79 results for Fairweather, John R., Book

  • The Q method and subjective perceptions of food in the 1990s

    Fairweather, John R.

    Book
    Lincoln University

    Results of a study of people's perception of food are presented in this report. The Q method was used to factor analyse the data from 59 subjects who sorted statements about food. Four types are described and labelled the Gregarious Gourmet, the Virtuous Vegetarian, the Tradition Meat Eater and the Selective Connoisseur. These types account for the main variations in perception of food and each type has a distinctive subjective experience of food. The results have implications for marketing, dietary and nutrition practitioners, and for the sociology of food and eating.

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  • New Zealanders and biotechnology : reactions to novel developments in medicine, farming and food

    Cook, Andrew J.; Fairweather, John R.

    Book
    Lincoln University

    The aim of this research was to predict and understand public reactions to biotechnology, and in particular to estimate recent change over time in acceptability of examples of biotechnology. A further objective was to assess public reactions to realisable future developments in biotechnology. These developments were: using nanoparticles in gene replacement therapy, bio-pharming and using nanoparticles in the production of lamb or beef.

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  • Nanotechnology : ethical and social issues : results from a New Zealand survey

    Cook, Andrew J.; Fairweather, John R.

    Book
    Lincoln University

    The general aim of this research was to determine and understand New Zealand public reactions to nanotechnology. An objective was to assess the generalisability of focus group research in a national survey. A further objective was to investigate the role of values, beliefs and emotion in shaping attitudes towards nanotechnology.

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  • Kiwifruit casual mapping in 2008 : comparisons to 2005 and to other sectors

    Fairweather, John R.; Hunt, Lesley M.; Rosin, C.; Benge, J.; Campbell, H.

    Book
    Lincoln University

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  • Nanotechnology : ethical and social issues : results from New Zealand focus groups

    Cook, Andrew J.; Fairweather, John R.

    Book
    Lincoln University

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  • Public drinking and social organisation in Methven and Mt. Somers

    Fairweather, John R.; Campbell, H.

    Book
    Lincoln University

    The results from an ethnographic study of two South Island rural towns, Methven and Mt. Somers, are presented in this report along with a selected review of the literature on pubs. An argument is developed that integrated ethnography is necessary to fully understand public drinking, and that practice theory is appropriate for integrating interactions with such factors as gender and occupation. We conclude that the findings from the ethnography can be best explained in terms of status, exclusion, and control over both work and identity. The findings are similar to those from overseas studies suggesting that the interactions found in Methven and Mt. Somers occur in a similar form in other rural locations.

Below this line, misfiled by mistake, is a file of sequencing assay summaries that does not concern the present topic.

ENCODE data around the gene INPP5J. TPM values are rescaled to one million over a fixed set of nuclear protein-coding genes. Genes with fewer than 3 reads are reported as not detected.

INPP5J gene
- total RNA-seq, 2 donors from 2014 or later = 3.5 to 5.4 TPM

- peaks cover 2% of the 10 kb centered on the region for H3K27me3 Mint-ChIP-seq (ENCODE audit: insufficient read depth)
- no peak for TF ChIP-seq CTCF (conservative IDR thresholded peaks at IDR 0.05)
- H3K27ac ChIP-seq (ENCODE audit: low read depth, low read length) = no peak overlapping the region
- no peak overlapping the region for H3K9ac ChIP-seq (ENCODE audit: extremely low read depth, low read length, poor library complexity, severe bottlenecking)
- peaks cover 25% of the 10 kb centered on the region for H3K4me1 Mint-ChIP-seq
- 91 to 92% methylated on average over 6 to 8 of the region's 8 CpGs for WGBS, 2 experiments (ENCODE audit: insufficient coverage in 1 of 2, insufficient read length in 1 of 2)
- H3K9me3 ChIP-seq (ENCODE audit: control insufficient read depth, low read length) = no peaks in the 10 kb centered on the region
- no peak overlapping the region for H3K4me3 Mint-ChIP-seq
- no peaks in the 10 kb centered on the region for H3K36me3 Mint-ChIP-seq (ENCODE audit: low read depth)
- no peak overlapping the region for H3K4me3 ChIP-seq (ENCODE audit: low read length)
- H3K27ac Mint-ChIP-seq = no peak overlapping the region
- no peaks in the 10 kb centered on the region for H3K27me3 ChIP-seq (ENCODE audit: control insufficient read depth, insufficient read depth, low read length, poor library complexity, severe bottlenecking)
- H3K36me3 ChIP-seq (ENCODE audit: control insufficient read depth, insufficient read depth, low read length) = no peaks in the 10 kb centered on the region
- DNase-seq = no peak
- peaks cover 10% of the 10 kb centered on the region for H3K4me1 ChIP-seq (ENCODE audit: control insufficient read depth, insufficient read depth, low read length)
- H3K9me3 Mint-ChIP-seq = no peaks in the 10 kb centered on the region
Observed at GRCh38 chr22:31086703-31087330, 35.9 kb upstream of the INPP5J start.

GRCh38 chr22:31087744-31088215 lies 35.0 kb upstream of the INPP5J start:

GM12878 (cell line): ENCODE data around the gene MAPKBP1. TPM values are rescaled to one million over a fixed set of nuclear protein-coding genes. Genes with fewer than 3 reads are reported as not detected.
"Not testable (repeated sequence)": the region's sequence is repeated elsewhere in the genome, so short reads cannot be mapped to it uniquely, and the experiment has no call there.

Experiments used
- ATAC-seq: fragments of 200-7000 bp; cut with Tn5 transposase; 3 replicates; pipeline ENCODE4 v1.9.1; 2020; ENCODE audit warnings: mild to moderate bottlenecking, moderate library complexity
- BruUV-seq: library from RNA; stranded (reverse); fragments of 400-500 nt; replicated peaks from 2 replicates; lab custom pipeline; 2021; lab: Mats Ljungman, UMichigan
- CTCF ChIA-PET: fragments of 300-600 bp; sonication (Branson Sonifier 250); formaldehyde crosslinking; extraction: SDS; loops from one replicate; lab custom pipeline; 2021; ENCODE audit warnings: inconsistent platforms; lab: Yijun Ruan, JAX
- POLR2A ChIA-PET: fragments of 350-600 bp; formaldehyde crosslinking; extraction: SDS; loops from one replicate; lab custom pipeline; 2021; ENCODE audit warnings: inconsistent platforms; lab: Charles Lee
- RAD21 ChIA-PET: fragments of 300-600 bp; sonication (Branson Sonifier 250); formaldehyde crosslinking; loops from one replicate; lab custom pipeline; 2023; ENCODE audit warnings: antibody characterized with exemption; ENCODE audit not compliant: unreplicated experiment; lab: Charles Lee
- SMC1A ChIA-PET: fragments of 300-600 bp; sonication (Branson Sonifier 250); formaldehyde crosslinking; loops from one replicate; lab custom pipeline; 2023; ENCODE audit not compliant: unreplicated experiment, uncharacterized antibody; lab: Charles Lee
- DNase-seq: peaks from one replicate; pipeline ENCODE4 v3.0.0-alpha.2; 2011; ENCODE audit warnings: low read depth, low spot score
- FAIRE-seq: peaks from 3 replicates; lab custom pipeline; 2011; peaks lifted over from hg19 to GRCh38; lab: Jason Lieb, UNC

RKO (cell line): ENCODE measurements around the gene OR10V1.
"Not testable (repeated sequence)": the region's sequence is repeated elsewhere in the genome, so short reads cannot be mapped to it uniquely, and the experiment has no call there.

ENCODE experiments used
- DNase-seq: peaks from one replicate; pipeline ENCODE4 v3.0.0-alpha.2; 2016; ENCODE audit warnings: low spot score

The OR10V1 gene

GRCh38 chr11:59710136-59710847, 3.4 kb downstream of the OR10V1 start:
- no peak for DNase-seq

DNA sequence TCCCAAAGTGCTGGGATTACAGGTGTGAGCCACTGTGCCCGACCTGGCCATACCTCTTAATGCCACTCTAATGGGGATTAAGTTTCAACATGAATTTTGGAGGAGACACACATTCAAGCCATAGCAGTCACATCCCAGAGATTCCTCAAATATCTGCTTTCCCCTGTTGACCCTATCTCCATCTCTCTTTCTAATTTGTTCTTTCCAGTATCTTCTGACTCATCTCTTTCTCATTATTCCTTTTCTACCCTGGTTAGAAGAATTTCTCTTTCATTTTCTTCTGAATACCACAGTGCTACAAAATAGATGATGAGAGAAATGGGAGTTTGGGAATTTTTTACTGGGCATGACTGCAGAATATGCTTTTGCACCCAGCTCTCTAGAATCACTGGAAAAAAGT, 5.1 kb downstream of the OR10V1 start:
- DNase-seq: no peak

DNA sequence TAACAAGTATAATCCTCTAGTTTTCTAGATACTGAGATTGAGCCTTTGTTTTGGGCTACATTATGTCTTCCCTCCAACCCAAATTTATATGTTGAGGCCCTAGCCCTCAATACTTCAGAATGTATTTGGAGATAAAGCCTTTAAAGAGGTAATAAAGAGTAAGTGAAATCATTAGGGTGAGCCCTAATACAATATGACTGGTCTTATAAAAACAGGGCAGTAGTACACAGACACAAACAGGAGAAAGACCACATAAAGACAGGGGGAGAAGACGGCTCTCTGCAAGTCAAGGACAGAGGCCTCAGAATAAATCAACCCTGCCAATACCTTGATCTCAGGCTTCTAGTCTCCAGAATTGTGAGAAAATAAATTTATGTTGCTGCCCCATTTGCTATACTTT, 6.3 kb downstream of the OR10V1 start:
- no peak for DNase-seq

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  • Smallholders in Canterbury : characteristics, motivations, land use and intentions to move

    Fairweather, John R.; Robertson, Nicola J.

    Book
    Lincoln University

    The AERU published its first report on smallholdings in Canterbury in 1993. The present report extends that research by using a random sample survey and thereby updates our understanding of this very important phenomenon. The report covers basic descriptive information, land use, general attitudes and motivation. It also compares lifestylers with farming-oriented smallholders. Results will be of interest to people involved directly in smallholding by showing them what people are doing on their land. The report will also be of interest to policy makers responding to the planning implications of the effects of the growing number of smallholdings.

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  • New Zealand agricultural policy reform and impacts on the farm sector : detailed historical analysis addressing the issue of the specificity of the farm sector

    Jean, N.; Fairweather, John R.; Gouin, D. M.

    Book
    Lincoln University

    This research analyses the effects on the farm sector of the reform of New Zealand agricultural policy undertaken in 1985. This analysis is placed within a discussion of the larger issue of the specificity of the farm sector and whether this specificity requires special support from the state in most of the developed countries. This study describes the crisis of the New Zealand economy at the beginning of the deregulation process and explains why the farm sector was at the centre of the reform. The removal of state support to agriculture and the transition measures set in place are documented. The research also analyses the effects of the reform on farms both at the structural level and in terms of farm incomes. The sheep and the dairy sectors are analysed in detail. The analysis concludes that the farm sector has maintained its level of economic activity despite important reductions in state support. Finally, this study discusses some lessons that can be obtained from the New Zealand experience, notably in relation with the specificity of the farm sector.